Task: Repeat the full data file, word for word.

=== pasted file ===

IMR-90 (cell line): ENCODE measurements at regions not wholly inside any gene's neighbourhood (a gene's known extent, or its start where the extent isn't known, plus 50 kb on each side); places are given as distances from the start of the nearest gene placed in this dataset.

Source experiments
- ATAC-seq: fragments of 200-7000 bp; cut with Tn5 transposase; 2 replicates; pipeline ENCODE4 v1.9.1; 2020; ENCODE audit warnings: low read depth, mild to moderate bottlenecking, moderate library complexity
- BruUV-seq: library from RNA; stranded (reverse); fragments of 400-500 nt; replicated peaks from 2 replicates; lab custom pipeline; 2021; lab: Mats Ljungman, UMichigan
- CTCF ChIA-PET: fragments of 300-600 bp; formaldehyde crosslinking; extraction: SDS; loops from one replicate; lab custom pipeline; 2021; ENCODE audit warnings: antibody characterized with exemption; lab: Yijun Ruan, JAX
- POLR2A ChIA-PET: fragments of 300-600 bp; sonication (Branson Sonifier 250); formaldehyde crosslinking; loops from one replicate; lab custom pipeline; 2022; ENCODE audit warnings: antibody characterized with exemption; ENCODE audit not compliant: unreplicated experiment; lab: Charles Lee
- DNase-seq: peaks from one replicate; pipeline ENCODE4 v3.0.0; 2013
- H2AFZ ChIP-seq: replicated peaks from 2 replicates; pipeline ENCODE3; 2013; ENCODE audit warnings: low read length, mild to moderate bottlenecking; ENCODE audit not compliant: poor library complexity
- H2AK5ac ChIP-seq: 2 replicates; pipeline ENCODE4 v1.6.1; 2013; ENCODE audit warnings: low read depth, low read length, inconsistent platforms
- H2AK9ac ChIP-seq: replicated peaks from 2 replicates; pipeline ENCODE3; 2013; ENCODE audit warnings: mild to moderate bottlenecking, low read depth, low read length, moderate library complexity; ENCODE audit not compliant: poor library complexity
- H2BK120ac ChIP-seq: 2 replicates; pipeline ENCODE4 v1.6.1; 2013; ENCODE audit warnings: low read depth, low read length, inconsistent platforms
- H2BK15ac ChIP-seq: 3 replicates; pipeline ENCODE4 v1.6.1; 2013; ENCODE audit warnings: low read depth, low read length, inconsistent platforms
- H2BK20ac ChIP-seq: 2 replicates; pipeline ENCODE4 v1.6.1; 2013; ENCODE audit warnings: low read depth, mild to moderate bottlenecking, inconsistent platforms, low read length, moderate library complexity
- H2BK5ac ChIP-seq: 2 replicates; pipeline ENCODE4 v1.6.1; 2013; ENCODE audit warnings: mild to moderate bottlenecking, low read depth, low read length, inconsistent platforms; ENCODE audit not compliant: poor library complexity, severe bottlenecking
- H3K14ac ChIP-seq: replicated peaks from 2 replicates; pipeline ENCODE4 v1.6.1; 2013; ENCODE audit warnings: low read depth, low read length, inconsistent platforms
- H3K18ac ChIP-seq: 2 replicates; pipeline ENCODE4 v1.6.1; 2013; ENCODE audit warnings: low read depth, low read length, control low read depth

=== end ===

IMR-90 (cell line): ENCODE measurements at regions not wholly inside any gene's neighbourhood (a gene's known extent, or its start where the extent isn't known, plus 50 kb on each side); places are given as distances from the start of the nearest gene placed in this dataset.

Source experiments
- ATAC-seq: fragments of 200-7000 bp; cut with Tn5 transposase; 2 replicates; pipeline ENCODE4 v1.9.1; 2020; ENCODE audit warnings: low read depth, mild to moderate bottlenecking, moderate library complexity
- BruUV-seq: library from RNA; stranded (reverse); fragments of 400-500 nt; replicated peaks from 2 replicates; lab custom pipeline; 2021; lab: Mats Ljungman, UMichigan
- CTCF ChIA-PET: fragments of 300-600 bp; formaldehyde crosslinking; extraction: SDS; loops from one replicate; lab custom pipeline; 2021; ENCODE audit warnings: antibody characterized with exemption; lab: Yijun Ruan, JAX
- POLR2A ChIA-PET: fragments of 300-600 bp; sonication (Branson Sonifier 250); formaldehyde crosslinking; loops from one replicate; lab custom pipeline; 2022; ENCODE audit warnings: antibody characterized with exemption; ENCODE audit not compliant: unreplicated experiment; lab: Charles Lee
- DNase-seq: peaks from one replicate; pipeline ENCODE4 v3.0.0; 2013
- H2AFZ ChIP-seq: replicated peaks from 2 replicates; pipeline ENCODE3; 2013; ENCODE audit warnings: low read length, mild to moderate bottlenecking; ENCODE audit not compliant: poor library complexity
- H2AK5ac ChIP-seq: 2 replicates; pipeline ENCODE4 v1.6.1; 2013; ENCODE audit warnings: low read depth, low read length, inconsistent platforms
- H2AK9ac ChIP-seq: replicated peaks from 2 replicates; pipeline ENCODE3; 2013; ENCODE audit warnings: mild to moderate bottlenecking, low read depth, low read length, moderate library complexity; ENCODE audit not compliant: poor library complexity
- H2BK120ac ChIP-seq: 2 replicates; pipeline ENCODE4 v1.6.1; 2013; ENCODE audit warnings: low read depth, low read length, inconsistent platforms
- H2BK15ac ChIP-seq: 3 replicates; pipeline ENCODE4 v1.6.1; 2013; ENCODE audit warnings: low read depth, low read length, inconsistent platforms
- H2BK20ac ChIP-seq: 2 replicates; pipeline ENCODE4 v1.6.1; 2013; ENCODE audit warnings: low read depth, mild to moderate bottlenecking, inconsistent platforms, low read length, moderate library complexity
- H2BK5ac ChIP-seq: 2 replicates; pipeline ENCODE4 v1.6.1; 2013; ENCODE audit warnings: mild to moderate bottlenecking, low read depth, low read length, inconsistent platforms; ENCODE audit not compliant: poor library complexity, severe bottlenecking
- H3K14ac ChIP-seq: replicated peaks from 2 replicates; pipeline ENCODE4 v1.6.1; 2013; ENCODE audit warnings: low read depth, low read length, inconsistent platforms
- H3K18ac ChIP-seq: 2 replicates; pipeline ENCODE4 v1.6.1; 2013; ENCODE audit warnings: low read depth, low read length, control low read depth